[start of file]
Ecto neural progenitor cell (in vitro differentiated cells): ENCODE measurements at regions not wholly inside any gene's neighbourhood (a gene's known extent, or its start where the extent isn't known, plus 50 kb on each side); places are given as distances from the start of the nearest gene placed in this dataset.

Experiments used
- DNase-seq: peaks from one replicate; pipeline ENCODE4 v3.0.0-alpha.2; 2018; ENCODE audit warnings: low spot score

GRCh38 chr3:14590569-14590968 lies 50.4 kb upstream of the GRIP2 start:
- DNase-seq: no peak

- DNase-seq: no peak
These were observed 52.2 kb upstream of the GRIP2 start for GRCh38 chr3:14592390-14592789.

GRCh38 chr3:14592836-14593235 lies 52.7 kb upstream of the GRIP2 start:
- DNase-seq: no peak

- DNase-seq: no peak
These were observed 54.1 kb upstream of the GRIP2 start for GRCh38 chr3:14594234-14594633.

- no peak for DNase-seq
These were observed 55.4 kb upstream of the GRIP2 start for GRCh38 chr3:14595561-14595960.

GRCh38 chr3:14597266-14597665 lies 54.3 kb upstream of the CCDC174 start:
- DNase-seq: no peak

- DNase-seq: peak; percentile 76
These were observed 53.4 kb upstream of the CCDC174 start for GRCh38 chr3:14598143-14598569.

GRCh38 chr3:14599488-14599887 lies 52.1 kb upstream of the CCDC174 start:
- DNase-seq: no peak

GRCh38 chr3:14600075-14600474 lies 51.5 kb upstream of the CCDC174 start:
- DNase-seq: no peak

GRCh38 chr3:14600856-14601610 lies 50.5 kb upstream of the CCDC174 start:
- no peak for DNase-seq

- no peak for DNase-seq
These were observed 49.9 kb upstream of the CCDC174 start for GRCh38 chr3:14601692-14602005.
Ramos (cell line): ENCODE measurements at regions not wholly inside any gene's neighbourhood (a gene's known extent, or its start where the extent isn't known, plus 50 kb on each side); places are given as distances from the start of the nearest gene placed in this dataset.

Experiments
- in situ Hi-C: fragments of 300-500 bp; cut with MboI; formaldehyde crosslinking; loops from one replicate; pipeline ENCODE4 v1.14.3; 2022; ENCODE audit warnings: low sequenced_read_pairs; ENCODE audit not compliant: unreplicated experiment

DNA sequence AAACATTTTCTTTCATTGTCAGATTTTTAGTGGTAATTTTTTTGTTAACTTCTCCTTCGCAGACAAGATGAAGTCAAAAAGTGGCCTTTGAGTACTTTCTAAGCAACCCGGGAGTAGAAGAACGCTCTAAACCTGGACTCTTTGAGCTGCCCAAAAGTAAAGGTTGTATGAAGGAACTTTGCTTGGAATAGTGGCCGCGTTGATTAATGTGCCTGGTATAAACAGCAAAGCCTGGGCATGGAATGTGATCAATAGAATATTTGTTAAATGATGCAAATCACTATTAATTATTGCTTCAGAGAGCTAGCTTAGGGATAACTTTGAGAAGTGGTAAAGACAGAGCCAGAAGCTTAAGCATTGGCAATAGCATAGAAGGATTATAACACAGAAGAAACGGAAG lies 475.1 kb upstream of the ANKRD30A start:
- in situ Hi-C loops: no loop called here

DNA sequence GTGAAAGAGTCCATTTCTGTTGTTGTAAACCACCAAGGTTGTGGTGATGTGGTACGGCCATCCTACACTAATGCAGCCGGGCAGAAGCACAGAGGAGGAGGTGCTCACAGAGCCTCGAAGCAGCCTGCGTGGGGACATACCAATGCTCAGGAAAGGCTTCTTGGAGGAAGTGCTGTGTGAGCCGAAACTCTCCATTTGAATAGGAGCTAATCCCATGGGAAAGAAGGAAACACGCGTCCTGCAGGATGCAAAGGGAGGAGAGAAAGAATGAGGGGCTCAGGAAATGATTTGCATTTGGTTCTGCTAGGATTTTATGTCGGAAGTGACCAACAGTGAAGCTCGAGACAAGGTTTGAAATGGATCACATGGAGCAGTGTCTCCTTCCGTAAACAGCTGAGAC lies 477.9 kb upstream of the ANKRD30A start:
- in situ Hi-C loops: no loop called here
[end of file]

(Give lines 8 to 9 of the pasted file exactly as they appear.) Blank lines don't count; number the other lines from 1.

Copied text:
GRCh38 chr3:14592836-14593235 lies 52.7 kb upstream of the GRIP2 start:
- DNase-seq: no peak